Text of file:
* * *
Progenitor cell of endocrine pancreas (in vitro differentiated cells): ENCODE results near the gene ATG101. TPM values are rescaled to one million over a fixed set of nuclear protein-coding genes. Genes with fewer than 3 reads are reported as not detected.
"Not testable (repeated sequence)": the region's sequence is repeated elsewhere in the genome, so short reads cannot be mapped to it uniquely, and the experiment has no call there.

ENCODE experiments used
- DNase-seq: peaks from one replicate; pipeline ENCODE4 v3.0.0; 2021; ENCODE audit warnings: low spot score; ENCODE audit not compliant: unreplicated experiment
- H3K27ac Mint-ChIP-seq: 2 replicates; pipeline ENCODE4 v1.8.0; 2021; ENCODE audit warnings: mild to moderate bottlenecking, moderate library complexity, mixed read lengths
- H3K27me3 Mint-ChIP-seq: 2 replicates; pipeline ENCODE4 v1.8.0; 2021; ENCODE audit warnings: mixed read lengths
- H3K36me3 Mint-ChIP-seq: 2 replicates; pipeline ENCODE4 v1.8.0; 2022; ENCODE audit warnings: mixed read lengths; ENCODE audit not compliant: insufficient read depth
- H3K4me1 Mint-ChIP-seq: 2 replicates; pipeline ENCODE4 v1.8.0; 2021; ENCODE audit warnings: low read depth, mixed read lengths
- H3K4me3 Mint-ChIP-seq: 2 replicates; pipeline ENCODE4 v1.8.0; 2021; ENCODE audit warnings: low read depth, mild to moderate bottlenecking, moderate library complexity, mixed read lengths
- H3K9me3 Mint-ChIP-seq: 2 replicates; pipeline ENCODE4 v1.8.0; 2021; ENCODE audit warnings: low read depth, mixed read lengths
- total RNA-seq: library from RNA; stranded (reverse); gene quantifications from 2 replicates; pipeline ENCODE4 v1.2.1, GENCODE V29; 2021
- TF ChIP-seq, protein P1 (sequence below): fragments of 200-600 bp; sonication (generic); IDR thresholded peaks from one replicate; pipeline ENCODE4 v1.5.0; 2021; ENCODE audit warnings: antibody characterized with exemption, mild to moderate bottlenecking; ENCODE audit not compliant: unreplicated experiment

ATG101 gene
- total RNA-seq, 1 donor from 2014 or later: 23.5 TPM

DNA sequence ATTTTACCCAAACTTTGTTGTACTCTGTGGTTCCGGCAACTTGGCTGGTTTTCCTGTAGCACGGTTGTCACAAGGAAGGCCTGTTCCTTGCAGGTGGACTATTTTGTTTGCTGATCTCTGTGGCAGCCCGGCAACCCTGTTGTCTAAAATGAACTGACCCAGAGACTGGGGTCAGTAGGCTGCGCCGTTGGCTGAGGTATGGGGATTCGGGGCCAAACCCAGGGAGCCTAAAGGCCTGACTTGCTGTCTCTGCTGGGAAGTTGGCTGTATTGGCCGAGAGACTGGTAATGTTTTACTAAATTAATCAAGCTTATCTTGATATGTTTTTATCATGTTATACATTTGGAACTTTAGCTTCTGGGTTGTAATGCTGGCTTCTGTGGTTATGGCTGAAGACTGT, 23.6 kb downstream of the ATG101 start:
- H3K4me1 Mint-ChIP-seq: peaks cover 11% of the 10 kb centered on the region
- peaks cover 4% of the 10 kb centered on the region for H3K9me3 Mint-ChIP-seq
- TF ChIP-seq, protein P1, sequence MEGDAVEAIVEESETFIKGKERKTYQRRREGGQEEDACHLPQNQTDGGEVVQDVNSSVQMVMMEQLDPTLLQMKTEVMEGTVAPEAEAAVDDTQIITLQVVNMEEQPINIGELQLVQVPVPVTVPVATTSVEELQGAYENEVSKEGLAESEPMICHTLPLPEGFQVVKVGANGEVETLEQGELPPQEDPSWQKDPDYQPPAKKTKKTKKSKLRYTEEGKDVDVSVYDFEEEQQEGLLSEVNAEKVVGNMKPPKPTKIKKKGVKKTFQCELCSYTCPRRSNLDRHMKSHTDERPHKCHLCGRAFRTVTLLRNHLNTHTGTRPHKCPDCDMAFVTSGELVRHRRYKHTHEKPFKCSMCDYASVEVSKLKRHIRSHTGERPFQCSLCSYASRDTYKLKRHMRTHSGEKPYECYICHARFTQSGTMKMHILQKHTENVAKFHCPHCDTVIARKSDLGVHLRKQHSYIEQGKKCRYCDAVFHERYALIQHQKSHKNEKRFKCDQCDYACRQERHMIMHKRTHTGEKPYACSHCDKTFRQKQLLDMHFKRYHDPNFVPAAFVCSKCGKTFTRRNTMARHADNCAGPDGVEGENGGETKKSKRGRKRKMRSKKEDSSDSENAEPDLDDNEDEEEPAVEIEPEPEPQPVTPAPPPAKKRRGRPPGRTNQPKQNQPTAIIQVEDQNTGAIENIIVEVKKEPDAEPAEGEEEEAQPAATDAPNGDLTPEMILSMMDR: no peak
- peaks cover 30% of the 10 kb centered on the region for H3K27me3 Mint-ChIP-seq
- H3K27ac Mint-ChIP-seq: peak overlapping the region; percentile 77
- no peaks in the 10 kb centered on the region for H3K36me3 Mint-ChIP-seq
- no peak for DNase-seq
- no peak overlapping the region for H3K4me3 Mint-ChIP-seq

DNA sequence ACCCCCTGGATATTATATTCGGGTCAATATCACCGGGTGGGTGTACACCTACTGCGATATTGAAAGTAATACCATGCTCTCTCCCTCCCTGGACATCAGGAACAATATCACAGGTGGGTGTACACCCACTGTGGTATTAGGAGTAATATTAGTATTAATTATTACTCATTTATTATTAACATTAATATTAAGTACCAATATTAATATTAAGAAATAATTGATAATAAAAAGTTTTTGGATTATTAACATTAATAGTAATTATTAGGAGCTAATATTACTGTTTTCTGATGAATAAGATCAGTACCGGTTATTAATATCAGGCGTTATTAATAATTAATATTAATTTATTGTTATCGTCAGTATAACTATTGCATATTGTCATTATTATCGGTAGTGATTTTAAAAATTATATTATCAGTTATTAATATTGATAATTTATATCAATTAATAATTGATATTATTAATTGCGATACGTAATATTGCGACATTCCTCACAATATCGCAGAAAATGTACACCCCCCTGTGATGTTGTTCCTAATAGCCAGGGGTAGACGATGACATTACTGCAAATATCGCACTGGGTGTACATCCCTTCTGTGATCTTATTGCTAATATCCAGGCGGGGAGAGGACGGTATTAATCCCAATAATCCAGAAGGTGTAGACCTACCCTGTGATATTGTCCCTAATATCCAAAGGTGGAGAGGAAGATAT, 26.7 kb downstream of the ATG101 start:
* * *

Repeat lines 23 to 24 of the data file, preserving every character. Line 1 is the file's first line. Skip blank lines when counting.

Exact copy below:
- no peak overlapping the region for H3K4me3 Mint-ChIP-seq

DNA sequence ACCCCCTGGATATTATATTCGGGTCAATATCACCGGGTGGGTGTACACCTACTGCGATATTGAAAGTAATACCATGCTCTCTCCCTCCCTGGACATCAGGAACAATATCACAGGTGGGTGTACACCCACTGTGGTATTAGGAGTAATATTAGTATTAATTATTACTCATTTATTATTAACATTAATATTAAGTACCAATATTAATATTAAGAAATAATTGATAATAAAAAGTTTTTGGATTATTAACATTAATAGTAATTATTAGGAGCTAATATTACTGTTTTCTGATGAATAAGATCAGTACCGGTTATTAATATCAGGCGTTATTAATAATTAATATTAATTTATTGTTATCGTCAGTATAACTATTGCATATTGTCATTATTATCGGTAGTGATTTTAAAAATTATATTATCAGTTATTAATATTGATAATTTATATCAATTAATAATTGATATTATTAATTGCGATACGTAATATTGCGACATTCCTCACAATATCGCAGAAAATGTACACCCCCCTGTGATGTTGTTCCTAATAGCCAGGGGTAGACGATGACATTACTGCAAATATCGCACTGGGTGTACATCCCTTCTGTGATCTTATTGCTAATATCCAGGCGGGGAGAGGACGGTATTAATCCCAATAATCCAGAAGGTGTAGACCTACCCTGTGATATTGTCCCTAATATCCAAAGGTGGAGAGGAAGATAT, 26.7 kb downstream of the ATG101 start: